More Poisonous Fruits of the "Kelo" Decision : Recipients of Ill-Gotten Eminent Domain Lands Want FHA LOANS!

WOW, is this ever just the icing on the government cake.

Take a look at this article that appeared in the New London paper "The Day":

By Kevin Dale ,
Published on 3/14/2008 in Home »Business »Business Main Photo New London — Faced with a tight lending climate, the Corcoran Jennison company has asked the Federal Housing Authority to back an $11.5 million loan to fund the long-delayed construction of housing on the Fort Trumbull peninsula.
Corcoran Jennison applied for the mortgage insurance last Friday, said Kristine Foye, spokeswoman for the New England Regional Office of the U.S. Department of Housing and Urban Development.
The request was filed three months before a crucial May 29 deadline for the Boston-based developer to secure financing and sign a construction contract for an 80-unit complex of rental apartments and townhouses.
City officials and residents have closely watched the progress of the project, which would be the first new construction since eminent domain cleared portions of the peninsula for redevelopment.
Glenn Carberry, the developer's lawyer, said the decision to seek the HUD-backed loan is among a number of financing options that Corcoran Jennison is pursuing.
While a federal commitment could bring more favorable terms for Corcoran Jennison, the company is also seeking conventional financing from major lenders, Carberry said Thursday.
“They're basically exploring a whole number of options to nail down the financing,” said Carberry, who added that, in the past four days, he attended two meetings devoted to the topic. “They're going to keep at it.”
In December, the New London Development Corp., which owns the roughly three-acre parcel, granted Corcoran Jennison a six-month extension to meet the requirements of a 98-year ground lease. The developer, citing the slowdown in commercial lending, had asked for the six-month extension after missing an already-delayed financing deadline.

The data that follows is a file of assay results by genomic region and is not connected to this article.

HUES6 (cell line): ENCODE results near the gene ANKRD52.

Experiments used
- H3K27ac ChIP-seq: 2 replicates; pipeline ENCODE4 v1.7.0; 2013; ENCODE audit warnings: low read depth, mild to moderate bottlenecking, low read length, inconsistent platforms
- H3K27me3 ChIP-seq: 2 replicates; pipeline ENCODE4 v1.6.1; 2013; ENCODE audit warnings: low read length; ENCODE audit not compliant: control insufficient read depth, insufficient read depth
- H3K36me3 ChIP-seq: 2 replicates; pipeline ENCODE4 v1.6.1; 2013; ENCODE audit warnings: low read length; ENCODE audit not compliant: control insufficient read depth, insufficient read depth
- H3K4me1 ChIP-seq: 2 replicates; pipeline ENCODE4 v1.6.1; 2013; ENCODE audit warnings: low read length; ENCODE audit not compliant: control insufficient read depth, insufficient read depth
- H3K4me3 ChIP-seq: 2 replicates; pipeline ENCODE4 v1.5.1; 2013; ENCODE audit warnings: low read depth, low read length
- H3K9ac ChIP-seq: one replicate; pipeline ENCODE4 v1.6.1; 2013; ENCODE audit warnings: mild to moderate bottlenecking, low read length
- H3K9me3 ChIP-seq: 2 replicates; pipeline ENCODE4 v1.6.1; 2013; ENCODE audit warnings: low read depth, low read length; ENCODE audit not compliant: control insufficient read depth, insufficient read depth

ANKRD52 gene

A major condition for the ground lease is firm financing for the construction of the 69 apartments and 11 townhouses, which the developer estimated in its HUD application will cost $13.4 million, Foye said.
If Corcoran Jennison cannot obtain the financing by the May deadline, the developer would lose its rights to build the housing. The NLDC, without going to court, would be allowed to seek another developer.
The ground-lease deadline does not affect Corcoran Jennison's ongoing, $18 million project to convert the former Naval Undersea Warfare Center into an office complex adjacent to the proposed housing.
According to the developer's HUD application, “The development plan is for an upscale rental property that will be positioned to compete at the top of the market,” Foye said.
The proposal detailed the housing mix, which includes 26 one-bedroom apartments and 27 two-bedroom units. The project also calls for 11 “two-bedroom townhouse-style units.”
While the Federal Housing Authority backs many loans for affordable-housing projects, Corcoran Jennison applied under a program that doesn't restrict tenant income, Foye said. The FHA is the branch of HUD that insures both residential and commercial mortgages against default.
Corcoran Jennison has asked for the loan to be insured under the Section 220 program, which relates to “multifamily housing projects in urban renewal areas or other areas where local governments have undertaken revitalization activities.”
If Corcoran Jennison were to foreclose, HUD would pay the developer's lender and take possession of the property, Foye said.

New London

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